Some of the best sleep-over experiences happen when the place you stay is also what you have gone to see. Taking this to the extreme, the other day I got a chance to spend the night in an art exhibit. That brought visiting a gallery to a whole new dimension! But that is a story for another time.
Better examples are historic homes, or places where a famous person stayed. These are places where the mists of time are so thick that you can easily lose yourself in the story of the place. Reports of ghosts are not uncommon in such places, and in certain ways the accumulation of things and experiences from past occupants do amount to something tangible that continues to affect visitors.
But this alchemy of experience is not easy to achieve. It requires a delicate balance between “leaving things alone” and some proper care-taking and maintenance, and it usually involves someone with a passion for the place and an enthusiasm to share it with the world. Where this is achieved, magic can happen.
On the other hand, certain comforts that we expect from normal accommodations work against us in these places. How often have you booked a room advertised as historic, only to find all the “old” is completely obscured by layers of “modern” amenities? All the magic has been cleaned out, leaving a place which, may in fact be old, but the fabric of its history is ripped beyond repair.
For those who seek out these rare history-packed places, we have a good one to share with you.
Schloss Bernstein is a medieval castle dating back to the 12th century. It’s located in the town of Bernstein in the Burgenland region of Austria bordering Hungary, not too far from Vienna.
Actually, Burgenland was part of Hungary until the end of WWII when it became Austria’s youngest county. The fortress, sitting on a solid rock outcropping, overlooks Styria to the south and the Hungarian Lowlands to the east, perfectly positioned to see enemies approaching from any direction.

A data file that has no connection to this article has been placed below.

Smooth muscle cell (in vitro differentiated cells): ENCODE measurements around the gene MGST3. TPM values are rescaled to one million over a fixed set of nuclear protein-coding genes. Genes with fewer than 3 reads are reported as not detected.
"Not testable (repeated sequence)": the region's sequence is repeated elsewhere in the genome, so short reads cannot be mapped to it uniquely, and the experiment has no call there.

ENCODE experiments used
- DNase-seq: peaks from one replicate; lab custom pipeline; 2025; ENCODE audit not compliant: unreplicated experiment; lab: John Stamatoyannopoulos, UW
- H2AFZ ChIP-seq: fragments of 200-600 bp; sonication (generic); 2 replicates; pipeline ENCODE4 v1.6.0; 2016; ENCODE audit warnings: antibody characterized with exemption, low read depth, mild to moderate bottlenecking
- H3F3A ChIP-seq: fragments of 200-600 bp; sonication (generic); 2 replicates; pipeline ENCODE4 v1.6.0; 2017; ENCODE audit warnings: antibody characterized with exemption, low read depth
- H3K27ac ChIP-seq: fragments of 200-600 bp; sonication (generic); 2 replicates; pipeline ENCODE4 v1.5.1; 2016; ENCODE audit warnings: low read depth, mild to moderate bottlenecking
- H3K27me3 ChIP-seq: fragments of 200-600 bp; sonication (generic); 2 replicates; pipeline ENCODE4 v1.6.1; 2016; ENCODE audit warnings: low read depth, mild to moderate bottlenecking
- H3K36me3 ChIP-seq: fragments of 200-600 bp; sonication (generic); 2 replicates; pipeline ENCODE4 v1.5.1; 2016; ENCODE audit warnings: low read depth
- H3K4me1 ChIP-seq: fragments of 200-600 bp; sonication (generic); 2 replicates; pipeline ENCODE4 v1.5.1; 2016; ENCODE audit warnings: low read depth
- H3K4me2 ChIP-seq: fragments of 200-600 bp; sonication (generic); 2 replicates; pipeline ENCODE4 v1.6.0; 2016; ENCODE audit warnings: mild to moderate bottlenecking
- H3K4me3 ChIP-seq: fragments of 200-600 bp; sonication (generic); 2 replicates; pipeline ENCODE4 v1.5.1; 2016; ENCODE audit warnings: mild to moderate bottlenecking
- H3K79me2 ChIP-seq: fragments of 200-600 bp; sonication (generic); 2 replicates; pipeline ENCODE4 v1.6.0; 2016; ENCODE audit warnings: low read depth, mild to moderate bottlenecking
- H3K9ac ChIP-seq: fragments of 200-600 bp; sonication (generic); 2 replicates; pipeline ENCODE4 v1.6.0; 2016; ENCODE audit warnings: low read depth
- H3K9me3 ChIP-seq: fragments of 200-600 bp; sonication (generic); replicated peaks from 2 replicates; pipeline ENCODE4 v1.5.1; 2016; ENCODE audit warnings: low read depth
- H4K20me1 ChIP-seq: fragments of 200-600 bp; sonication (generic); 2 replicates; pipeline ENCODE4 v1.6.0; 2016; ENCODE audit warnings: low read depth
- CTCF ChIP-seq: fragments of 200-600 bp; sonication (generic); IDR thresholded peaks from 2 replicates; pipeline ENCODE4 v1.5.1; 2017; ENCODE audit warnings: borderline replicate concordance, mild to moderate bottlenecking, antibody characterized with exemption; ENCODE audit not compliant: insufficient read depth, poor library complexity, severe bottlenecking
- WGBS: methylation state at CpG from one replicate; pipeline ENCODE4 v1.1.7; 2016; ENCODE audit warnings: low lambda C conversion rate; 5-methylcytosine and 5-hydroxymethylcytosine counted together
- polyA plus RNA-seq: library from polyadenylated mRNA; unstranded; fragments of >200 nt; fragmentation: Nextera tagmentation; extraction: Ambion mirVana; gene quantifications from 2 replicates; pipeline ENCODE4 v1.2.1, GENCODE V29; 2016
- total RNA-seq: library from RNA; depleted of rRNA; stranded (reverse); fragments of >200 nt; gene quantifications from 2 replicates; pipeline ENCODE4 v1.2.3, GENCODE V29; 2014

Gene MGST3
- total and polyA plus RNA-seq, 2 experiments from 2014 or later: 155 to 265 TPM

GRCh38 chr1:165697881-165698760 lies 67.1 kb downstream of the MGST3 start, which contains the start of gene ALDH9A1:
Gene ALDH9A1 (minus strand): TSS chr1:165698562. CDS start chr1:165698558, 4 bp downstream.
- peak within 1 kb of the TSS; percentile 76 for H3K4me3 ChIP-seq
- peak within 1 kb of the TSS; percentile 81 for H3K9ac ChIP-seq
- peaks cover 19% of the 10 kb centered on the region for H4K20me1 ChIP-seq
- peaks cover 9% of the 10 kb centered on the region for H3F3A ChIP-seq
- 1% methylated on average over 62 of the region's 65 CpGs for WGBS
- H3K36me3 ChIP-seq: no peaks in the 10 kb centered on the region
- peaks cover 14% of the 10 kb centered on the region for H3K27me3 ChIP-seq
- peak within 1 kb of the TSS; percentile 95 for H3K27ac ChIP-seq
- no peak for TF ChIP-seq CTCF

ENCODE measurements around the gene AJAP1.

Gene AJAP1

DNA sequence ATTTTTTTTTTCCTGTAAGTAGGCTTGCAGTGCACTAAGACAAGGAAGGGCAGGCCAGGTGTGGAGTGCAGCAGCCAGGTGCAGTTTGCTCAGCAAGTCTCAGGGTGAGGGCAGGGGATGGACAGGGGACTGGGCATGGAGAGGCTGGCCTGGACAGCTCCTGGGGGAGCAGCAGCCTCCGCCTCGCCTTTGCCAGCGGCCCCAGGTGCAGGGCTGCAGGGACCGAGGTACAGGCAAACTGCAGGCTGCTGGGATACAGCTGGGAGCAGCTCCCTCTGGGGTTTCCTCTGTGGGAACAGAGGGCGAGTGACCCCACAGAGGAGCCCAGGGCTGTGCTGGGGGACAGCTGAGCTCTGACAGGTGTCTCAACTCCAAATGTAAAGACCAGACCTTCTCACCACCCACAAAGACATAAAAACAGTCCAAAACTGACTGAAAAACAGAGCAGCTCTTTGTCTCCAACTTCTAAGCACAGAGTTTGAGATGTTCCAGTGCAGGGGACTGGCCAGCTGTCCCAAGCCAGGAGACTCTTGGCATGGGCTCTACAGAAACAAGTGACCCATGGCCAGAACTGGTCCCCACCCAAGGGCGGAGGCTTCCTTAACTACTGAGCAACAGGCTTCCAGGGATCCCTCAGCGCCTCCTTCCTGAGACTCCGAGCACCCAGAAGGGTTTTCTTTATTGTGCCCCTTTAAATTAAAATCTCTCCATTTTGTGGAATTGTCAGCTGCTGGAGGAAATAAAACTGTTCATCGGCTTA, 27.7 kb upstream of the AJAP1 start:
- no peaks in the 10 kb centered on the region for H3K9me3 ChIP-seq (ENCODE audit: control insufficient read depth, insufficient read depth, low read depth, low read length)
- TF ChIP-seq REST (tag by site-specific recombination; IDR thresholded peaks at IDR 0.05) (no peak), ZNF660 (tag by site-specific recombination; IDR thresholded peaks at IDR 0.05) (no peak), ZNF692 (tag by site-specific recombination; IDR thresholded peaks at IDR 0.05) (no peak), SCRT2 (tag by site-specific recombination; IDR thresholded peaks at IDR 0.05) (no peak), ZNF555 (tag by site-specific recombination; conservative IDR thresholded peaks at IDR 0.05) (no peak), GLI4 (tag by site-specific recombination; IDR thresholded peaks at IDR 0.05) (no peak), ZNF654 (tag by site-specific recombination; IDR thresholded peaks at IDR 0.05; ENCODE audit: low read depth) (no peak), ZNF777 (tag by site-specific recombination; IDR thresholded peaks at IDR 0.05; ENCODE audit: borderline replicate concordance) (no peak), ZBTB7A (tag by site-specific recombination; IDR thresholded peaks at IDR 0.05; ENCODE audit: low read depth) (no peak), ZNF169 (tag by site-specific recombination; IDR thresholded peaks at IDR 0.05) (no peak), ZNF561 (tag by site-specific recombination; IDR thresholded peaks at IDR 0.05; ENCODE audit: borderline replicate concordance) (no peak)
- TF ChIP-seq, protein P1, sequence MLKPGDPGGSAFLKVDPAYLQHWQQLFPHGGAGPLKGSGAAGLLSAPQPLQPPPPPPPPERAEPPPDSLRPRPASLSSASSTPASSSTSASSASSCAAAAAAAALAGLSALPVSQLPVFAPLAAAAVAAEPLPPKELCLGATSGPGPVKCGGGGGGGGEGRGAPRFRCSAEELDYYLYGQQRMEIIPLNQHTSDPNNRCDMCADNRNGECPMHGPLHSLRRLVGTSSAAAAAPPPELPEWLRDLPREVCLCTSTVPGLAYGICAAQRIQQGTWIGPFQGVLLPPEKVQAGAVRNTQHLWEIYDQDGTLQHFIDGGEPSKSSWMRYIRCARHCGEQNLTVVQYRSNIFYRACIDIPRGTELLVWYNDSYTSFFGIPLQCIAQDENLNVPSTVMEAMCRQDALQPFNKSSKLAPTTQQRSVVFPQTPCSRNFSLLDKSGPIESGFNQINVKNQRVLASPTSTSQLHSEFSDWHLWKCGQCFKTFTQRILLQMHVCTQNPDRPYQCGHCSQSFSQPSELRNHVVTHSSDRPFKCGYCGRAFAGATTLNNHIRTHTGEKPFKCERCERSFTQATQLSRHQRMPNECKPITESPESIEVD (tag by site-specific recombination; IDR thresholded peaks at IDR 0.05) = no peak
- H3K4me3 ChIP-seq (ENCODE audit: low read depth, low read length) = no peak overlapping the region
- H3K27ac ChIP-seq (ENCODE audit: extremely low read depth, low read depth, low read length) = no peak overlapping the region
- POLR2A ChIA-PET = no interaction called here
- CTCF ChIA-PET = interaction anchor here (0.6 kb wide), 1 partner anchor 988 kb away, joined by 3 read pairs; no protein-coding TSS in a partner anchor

For the last century Schloss Bernstein has been the home of the Almasy family. And today it is Andrea and Alexander Almasy, along with their son Erasmus, who are in residence and welcome guests into their fortress from May till October each year.
Count Laslzo Almasy … was indeed a real Count, and Schloss Bernstein was his home until he set out to explore the Middle East.
Why just May till October? Well, castles have no central heat. And if it were heated, the constant variation of temperature and humidity would eventually degrade the castle’s ancient wooden furniture and paneling, not to mention the destruction created by running modern utilities through the ancient walls. So, as it has for hundreds of years, the house slowly cools each winter and reawakens in the spring, ready for visitors. And that is why the Schloss Bernstein of today is very much the same as it was 200 years ago.
If the name Almasy has a familiar ring to it, you might recall in Michael Ondaatje’s 1992 Booker Prize winning novel, The English Patient, a character by the name of Count Laslzo Almasy, played by Ralph Fiennes in the movie version. And there was indeed a real Count Almasy, and Schloss Bernstein was his home until he set out to explore the Middle East.
The real Count Almasy’s story is no less exciting than the one written about in the book and you can see some of the memorabilia from his expeditions on display in the long corridors of the castle. Some of the objects are referred to in the book. I was fascinated to see the Count’s pilot license, wrist watch and his saber hanging over the daybed where he used to read, as well as some oil paintings he made as a young boy. It’s a strange mix of fact and fiction.
Around the castle you can also see vintage toys that Erasmus and his two siblings played with, and the tricycles they raced up and down the maze of castle hallways, suggesting additional layers of stories of the castle’s history.
When we arrived, Erasmus and his mother Andrea rushed out and greeted us warmly. They have a quiet, down-to-earth charm about them and you immediately feel that you are amongst friends.